Early Childhood Measles Vaccinations are not Associated with Paediatric IBD: A Population-based Analysis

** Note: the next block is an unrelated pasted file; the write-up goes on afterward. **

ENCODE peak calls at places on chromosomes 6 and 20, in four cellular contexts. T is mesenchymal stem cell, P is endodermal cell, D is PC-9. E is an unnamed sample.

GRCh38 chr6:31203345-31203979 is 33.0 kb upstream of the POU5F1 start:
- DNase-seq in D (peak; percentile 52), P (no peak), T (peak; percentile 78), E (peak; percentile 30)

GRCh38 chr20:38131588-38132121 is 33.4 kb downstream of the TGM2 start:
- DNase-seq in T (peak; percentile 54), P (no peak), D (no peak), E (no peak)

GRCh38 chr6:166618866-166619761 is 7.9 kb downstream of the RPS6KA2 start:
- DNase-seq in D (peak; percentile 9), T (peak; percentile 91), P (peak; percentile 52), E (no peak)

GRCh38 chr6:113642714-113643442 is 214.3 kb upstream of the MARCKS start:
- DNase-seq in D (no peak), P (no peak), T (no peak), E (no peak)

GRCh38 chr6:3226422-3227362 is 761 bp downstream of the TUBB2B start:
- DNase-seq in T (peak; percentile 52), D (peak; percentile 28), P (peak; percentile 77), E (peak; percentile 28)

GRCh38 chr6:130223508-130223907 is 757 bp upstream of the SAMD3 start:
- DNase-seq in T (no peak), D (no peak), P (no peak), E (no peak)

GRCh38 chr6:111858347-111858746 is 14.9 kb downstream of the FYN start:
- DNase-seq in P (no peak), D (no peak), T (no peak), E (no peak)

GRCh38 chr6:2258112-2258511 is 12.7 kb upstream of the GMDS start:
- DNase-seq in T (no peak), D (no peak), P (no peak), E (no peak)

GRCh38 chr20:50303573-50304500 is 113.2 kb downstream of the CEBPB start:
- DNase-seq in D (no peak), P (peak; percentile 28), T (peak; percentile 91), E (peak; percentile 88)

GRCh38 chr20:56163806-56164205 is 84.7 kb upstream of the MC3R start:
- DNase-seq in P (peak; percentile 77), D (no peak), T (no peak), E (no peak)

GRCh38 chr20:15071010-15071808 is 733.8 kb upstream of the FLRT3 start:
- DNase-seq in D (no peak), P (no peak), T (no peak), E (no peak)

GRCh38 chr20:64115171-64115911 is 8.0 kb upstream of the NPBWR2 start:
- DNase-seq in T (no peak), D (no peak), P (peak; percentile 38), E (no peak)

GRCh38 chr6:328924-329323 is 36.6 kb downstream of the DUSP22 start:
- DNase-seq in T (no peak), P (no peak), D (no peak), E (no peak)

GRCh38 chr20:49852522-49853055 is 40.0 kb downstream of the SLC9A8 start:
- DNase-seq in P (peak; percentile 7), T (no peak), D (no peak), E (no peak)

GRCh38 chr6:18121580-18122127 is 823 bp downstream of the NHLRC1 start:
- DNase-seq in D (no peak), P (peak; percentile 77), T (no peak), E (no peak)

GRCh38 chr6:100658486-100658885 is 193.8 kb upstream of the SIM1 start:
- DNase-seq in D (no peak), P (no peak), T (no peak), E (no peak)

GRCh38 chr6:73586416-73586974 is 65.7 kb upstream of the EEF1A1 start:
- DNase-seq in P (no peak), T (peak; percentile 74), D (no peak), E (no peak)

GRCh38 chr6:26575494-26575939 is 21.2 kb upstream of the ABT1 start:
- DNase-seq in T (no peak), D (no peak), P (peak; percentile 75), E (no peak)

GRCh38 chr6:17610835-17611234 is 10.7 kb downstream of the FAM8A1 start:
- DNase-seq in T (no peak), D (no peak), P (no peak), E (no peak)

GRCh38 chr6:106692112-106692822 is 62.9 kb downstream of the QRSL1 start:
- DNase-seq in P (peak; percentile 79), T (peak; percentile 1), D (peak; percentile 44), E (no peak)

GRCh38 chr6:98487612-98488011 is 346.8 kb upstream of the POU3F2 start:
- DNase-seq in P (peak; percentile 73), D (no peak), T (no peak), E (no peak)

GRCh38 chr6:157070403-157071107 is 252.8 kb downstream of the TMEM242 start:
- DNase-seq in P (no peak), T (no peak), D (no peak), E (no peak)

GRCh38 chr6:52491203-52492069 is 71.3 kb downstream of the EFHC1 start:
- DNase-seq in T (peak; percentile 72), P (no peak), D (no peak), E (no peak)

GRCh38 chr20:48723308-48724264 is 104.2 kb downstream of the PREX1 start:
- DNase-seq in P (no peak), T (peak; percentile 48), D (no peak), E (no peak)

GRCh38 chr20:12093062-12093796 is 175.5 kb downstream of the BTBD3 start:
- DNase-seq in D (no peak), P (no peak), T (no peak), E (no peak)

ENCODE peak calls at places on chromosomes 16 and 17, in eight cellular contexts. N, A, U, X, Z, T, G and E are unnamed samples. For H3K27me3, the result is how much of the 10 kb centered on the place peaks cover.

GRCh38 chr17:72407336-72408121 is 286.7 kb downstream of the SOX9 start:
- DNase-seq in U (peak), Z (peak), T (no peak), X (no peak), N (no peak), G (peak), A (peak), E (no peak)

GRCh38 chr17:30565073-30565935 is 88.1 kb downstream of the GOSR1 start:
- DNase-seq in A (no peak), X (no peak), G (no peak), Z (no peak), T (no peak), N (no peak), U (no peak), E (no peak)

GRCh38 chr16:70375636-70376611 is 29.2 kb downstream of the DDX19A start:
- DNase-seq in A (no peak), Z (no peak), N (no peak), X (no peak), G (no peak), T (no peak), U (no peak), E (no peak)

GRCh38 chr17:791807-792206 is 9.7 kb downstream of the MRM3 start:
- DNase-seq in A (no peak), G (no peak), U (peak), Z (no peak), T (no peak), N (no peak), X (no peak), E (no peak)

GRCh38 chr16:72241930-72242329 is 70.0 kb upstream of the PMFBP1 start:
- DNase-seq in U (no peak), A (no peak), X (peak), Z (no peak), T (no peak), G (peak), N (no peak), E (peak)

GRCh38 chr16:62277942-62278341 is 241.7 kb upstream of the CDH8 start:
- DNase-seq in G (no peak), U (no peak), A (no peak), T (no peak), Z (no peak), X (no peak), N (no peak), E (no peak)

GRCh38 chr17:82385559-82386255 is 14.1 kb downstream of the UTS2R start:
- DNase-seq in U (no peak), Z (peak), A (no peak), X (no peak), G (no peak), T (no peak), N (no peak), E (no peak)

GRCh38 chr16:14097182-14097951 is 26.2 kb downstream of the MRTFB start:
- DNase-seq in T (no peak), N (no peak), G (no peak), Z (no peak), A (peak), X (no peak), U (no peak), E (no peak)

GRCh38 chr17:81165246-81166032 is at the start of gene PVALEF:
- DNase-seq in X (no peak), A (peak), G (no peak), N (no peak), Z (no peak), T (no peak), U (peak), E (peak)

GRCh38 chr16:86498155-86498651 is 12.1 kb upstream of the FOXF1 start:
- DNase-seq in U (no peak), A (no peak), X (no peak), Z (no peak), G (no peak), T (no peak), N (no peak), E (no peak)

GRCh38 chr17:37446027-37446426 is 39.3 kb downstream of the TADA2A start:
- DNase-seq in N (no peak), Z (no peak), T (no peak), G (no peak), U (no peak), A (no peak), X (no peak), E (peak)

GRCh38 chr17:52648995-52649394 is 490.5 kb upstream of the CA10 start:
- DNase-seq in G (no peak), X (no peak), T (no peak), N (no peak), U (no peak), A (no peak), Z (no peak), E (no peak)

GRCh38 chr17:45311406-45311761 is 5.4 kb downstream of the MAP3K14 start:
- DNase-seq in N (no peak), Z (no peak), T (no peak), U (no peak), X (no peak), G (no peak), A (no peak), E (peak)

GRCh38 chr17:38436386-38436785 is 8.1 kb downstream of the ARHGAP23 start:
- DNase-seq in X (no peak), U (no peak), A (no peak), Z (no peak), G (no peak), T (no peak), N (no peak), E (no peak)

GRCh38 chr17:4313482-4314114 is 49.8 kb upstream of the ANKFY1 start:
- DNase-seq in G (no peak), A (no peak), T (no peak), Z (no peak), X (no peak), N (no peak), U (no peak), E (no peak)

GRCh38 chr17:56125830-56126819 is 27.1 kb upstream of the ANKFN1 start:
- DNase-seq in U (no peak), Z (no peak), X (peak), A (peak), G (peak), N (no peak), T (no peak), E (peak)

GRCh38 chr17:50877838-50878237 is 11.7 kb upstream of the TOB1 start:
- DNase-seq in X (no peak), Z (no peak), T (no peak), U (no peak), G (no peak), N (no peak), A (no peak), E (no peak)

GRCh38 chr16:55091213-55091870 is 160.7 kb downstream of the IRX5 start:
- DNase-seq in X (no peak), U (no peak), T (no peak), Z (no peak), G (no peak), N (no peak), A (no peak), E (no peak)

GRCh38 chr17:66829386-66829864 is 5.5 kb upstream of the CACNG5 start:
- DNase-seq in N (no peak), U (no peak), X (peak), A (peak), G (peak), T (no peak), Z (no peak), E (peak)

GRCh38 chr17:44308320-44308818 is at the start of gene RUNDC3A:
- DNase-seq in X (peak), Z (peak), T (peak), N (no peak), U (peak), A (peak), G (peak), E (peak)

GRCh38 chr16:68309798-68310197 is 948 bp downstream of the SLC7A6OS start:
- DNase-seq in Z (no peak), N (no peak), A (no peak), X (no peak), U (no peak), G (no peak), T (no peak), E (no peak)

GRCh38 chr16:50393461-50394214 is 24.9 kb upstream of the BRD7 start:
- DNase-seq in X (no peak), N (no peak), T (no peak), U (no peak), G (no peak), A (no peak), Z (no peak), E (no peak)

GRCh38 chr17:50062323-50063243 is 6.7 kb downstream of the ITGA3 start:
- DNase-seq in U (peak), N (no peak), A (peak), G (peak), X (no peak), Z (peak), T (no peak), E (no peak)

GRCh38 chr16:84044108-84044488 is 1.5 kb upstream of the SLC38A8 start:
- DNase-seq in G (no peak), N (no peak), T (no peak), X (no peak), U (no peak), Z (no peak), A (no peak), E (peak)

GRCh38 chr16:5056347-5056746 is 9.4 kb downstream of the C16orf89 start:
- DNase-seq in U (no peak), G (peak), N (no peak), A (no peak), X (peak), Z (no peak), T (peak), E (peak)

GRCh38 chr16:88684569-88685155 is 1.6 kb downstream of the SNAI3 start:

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Background:Early childhood vaccinations have been hypothesized to contribute to the emergence of paediatric inflammatory bowel disease [IBD] in developed countries. Using linked population-based administrative databases, we aimed to explore the association between vaccination with measles-containing vaccines and the risk for IBD.Methods:This was a case-control study using the University of Manitoba IBD Epidemiology Database [UMIBDED]. The UMIBDED was linked to the Manitoba Immunization Monitoring System [MIMS], a population-based database of immunizations administered in Manitoba. All paediatric IBD cases in Manitoba, born after 1989 and diagnosed before March 31, 2008, were included. Controls were matched to cases on the basis of age, sex, and region of residence at time of diagnosis. Measles-containing vaccinations received in the first 2 years of life were documented, with vaccinations categorized as ‘None’ or ‘Complete’, with completeness defined according to Manitoba’s vaccination schedule. Conditional logistic regression models were fitted to the data, with models adjusted for physician visits in the first 2 years of life and area-level socioeconomic status at case date.Results:A total of 951 individuals [117 cases and 834 controls] met eligibility criteria, with average age of diagnosis among cases at 11 years. The proportion of IBD cases with completed vaccinations was 97%, compared with 94% of controls. In models adjusted for physician visits and area-level socioeconomic status, no statistically significant association was detected between completed measles vaccinations and the risk of IBD (adjusted odds ratio [AOR]: 1.5; 95% confidence interval [CI]: 0.5–4.4; p = 0.419].Conclusions:No significant association between completed measles-containing vaccination in the first 2 years of life and paediatric IBD could be demonstrated in this population-based study.

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